By Marthe Fourcade | Bloomberg
A large study on the anti-parasitic drug ivermectin, which has gained popularity as an alternative therapy for Covid-19, found that the medicine didn’t help keep patients out of the hospital.
Scientists in Brazil who followed more than 1,300 patients assigned to take either the drug or a placebo for three days also found that ivermectin treatment didn’t help with a number of other health measures such as viral clearance after a week, speed of recovery or risk of death. The study results were published in the New England Journal of Medicine.
The study, thanks to its breadth and detail, should help settle the debate on ivermectin’s role as a Covid treatment. The drug gained traction early in the pandemic, when doctors were looking to repurpose older medicines to help save patients. Smaller trials offered conflicting results. Even after the World Health Organization said last year there was only very low certainty evidence that ivermectin worked for Covid and advised against its use, some doctors continued prescribing the drug.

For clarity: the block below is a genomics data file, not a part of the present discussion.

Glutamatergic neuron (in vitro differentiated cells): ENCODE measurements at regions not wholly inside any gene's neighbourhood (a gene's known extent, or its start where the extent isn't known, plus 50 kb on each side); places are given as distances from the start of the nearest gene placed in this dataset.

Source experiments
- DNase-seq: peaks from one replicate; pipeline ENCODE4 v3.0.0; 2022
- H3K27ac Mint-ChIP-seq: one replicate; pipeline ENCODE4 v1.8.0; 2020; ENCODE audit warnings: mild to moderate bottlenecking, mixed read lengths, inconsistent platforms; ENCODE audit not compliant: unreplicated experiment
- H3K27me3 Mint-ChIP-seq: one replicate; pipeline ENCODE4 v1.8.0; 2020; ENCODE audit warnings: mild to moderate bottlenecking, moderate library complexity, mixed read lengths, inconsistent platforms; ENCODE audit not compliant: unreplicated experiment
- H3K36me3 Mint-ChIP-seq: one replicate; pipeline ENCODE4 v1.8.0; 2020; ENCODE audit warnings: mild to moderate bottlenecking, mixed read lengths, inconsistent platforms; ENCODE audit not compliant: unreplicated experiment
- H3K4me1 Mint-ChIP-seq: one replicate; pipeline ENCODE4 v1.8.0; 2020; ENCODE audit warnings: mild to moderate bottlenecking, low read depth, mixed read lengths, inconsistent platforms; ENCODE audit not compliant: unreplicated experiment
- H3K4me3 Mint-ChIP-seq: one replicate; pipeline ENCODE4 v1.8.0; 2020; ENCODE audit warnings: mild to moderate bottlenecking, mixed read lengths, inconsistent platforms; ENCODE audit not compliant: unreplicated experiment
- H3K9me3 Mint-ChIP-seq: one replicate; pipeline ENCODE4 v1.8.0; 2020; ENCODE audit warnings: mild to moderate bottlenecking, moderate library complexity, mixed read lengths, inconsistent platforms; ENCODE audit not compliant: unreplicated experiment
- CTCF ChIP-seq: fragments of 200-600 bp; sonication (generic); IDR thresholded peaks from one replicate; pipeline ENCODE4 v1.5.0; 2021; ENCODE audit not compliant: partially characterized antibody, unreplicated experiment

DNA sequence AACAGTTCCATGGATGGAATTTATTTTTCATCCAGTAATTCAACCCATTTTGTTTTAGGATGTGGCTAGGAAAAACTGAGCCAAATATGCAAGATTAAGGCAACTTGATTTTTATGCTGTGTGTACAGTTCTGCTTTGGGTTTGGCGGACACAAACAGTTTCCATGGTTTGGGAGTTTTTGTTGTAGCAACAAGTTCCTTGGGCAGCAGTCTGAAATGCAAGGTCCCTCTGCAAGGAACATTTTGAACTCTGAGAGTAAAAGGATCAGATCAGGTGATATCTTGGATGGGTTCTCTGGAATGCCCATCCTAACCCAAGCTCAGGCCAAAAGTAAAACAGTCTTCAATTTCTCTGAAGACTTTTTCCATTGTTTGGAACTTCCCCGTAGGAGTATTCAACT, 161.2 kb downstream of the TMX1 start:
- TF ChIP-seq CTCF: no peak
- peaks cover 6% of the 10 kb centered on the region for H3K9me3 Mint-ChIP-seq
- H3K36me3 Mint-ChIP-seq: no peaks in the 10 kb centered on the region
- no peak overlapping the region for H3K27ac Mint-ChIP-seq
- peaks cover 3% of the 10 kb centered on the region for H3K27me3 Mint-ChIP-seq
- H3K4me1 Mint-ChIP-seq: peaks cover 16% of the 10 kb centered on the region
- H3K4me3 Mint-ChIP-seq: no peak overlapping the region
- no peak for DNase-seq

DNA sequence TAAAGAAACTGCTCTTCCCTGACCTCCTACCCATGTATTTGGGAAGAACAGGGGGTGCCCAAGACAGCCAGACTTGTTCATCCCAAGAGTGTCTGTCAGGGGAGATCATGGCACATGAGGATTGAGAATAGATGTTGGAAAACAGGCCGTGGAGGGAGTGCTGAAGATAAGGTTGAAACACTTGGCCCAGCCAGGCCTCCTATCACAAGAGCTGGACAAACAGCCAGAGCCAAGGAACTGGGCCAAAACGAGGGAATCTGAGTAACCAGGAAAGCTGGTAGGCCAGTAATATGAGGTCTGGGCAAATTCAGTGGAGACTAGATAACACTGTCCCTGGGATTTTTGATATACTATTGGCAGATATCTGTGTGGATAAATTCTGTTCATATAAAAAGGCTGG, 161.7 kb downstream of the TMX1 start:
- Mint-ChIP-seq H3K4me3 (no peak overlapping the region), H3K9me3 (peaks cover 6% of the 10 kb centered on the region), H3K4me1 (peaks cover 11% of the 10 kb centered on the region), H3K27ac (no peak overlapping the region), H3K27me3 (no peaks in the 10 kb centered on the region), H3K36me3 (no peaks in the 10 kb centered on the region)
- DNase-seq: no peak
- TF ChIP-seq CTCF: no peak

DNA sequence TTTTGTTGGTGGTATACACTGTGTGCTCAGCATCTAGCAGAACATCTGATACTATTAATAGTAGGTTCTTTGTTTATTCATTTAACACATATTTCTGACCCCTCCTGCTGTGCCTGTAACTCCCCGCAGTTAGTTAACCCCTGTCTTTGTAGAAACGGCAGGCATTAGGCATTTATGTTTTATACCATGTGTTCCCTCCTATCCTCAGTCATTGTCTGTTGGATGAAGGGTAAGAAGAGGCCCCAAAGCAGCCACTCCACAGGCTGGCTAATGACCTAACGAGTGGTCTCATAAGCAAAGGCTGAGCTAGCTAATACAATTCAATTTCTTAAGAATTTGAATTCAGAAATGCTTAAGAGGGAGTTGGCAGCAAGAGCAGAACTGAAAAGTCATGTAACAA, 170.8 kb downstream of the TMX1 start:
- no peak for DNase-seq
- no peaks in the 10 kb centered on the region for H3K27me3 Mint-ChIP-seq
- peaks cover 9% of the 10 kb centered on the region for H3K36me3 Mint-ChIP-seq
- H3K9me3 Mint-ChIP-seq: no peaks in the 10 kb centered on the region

The study’s authors acknowledged the risk that others would take issue with their protocol, although the trial was double-blinded, meaning that neither the patients nor the medical staff knew whether they got the actual drug or a placebo.
“Given the public interest in ivermectin and the support of its use by paramedical groups, we suspect that there will be additional criticism that our administration regimen was inadequate,” they wrote.
The repurposing approach has helped identify some treatments that can work for Covid, such as the corticosteroid dexamethasone, and has failed for others, such as the malaria drug hydoxychloroquine.
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